What: Terri-Lynn Williams-Davidson with Bill Henderson and Claire Lawrence
When: Saturday, 8 p.m. (doors at 7:30)
Where: Alix Goolden Performance Hall, 900 Johnson St.
Tickets: $30 at Ticketfly.com
Terri-Lynn Williams-Davidson can laugh at the memory today, but recording on Anthony Island in Haida Gwaii was no easy feat.
Williams-Davidson, who was born and raised in the area, knew an outdoor session on a mobile recording unit would add something special to the two songs destined for her new album, Grizzly Bear Town.
What the singer did not fully anticipate, however, were the logistical and mechanical problems associated with hauling a battery-powered mobile recording unit into a dense forest.
The White Rock-based performer travelled to the village of SGang Gwaay last year with bandmates Bill Henderson and Claire Lawrence — of Chilliwack fame — to record Cedar Sister among the cedar trees.
During the same trip, the trio (along with recording engineer Julia Graff) made the impromptu decision to record Canoe Song: Cycle of the Supernatural Beings in a nearby ravine.
The sessions, with Henderson on guitar and Lawrence on saxophone, were inspiring, but exhausting, prompting Williams-Davidson to consider calling one of the songs The Battery Blues, due to the difficulties they endured.
“Lugging these battery packs over beaches and logs, it was a good workout,” Davidson said with a laugh. “But we found a way around it, although I think I’ve blocked out how we got around it.”
Williams-Davidson, who lives part-time in the Haida Gwaii village of Masset, certainly had a plan in mind for Grizzly Bear Town, the bulk of which was recorded at Creation Studios in Burnaby. The album is one of three artistic statements made this year by Williams-Davidson, in an effort to preserve Haida culture.
The other two, an art show and exhibition staged at the Haida Gwaii Museum at Kay Llnagaay and subsequent book, were presented under the title Out of Concealment: Female Supernatural Beings of Haida Gwaii.
The idea to integrate the ancient oral traditions of Haida Gwaii with contemporary music — the results of which she calls “cutting-edge ancient” — came to Williams-Davidson early on. Since her early teens, she has been a tireless promoter of Haida culture and heritage, stories and songs that were passed down to her from her great-grandmother.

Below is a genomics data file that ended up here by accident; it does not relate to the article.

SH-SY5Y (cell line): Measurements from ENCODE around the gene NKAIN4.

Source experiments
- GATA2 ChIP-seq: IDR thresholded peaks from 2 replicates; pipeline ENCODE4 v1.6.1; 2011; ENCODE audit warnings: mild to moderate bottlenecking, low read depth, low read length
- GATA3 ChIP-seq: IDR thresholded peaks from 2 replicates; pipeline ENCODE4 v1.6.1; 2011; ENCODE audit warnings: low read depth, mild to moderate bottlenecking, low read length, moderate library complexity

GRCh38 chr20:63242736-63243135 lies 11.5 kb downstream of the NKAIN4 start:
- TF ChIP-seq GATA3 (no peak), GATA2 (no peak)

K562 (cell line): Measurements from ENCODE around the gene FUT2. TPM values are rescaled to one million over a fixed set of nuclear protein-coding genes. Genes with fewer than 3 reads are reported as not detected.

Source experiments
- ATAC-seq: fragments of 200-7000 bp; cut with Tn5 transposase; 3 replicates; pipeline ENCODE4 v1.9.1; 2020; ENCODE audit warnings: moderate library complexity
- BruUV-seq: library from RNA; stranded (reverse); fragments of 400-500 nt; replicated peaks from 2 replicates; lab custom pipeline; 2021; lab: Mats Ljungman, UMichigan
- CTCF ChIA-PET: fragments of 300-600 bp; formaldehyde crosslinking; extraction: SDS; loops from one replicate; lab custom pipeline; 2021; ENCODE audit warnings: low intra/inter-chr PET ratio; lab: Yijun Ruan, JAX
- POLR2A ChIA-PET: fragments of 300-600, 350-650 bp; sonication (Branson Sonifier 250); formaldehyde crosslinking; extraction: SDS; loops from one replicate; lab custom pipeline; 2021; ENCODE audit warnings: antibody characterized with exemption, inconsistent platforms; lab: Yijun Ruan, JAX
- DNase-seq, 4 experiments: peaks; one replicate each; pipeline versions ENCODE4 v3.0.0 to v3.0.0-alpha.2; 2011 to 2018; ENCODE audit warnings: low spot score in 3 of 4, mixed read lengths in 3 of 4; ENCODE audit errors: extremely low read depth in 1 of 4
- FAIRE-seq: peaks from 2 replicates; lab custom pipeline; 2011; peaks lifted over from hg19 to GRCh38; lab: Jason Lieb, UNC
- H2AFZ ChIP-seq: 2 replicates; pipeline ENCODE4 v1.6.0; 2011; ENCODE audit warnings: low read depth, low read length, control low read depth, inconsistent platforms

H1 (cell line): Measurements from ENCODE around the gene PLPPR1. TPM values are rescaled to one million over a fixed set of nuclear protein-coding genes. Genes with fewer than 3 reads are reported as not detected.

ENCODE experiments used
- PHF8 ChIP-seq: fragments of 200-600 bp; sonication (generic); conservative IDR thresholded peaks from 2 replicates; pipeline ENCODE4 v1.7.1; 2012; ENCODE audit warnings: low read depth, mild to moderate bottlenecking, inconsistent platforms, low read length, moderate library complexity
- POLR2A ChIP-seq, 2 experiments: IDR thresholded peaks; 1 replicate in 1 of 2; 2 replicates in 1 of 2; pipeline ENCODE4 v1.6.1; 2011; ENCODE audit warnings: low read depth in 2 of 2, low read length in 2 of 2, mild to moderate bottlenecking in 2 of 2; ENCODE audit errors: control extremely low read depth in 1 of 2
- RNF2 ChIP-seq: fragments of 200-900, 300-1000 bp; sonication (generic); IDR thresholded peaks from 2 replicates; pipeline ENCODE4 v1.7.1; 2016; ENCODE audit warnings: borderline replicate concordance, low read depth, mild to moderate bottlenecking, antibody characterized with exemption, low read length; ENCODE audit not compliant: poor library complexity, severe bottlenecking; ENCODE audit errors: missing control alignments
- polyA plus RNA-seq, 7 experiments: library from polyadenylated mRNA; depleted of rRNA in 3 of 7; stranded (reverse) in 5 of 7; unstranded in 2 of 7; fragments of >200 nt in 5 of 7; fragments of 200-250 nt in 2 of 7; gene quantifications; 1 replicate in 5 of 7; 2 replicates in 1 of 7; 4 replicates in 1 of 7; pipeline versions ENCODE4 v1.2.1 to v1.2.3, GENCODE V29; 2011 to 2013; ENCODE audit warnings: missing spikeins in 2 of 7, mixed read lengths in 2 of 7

The task became both a personal and professional mission for Williams-Davidson who, as a principal lawyer with Vancouver’s White Raven Law Corporation, has been the legal counsel for the Haida Nation since 1995.
Williams-Davidson continues to pursue both music and law with aplomb. She is currently studying for a master’s degree in law at the University of British Columbia while touring to promote Grizzly Bear Town. “There’s very little West Coast traditional-based music in the Canadian music scene,” she said of her commitment to the cause.
Grizzly Bear Town was intended to be exclusively about the supernatural beings of Haida Gwaii, Williams-Davidson said. But what began as a concept album quickly got sidetracked by her other two massive projects. It was during her research for the art installation and book that she began writing lyrics for the songs on Grizzly Bear Town, which eventually became a 10-song collection inspired by traditional music from the northwest coast of B.C.
“I started drawing from their place in a modern-day context, and was trying to figure out what the lessons would be for us today — not just for Haida people, but for all people,” she said.
During the recording of the album, Gord Downie of The Tragically Hip received his terminal cancer diagnosis. As he lived out his final months, Downie took it upon himself to shine a light on Indigenous issues in Canada, to a degree that few mainstream performers of his stature have ever attempted. His efforts prior to his death this month were greatly respected and admired by Indigenous communities across Canada, Williams-Davidson said.
“Everybody has so much respect for what he did, and for his passion and drive and commitment to equality. It’s amazing that he was willing to do that.
“There are so many choices we have with our time, and that he was willing to devote his to Indigenous issues is truly amazing and inspiring.”
In some ways, Grizzly Bear Town has benefited from the increased profile Downie brought to the conversation, she added.
“A lot of things happening across the country have made people more aware of it. If we had realized this project four years ago, people wouldn’t be as interested in learning more about it.”
Williams-Davidson has been doing similar work for decades. In 2000, she founded the Haida Gwaii Singers Society, and she has been awarded several trophies for her solo work, including several Canadian Aboriginal Music Awards. She has also been nominated for several Western Canadian Music Awards, Aboriginal Peoples’ Choice Awards, Canadian Folk Music Awards and Native American Music Awards.
“I want to help people to see the value of Indigenous laws and Indigenous world views and knowledge so that they find a place in Canadian society.”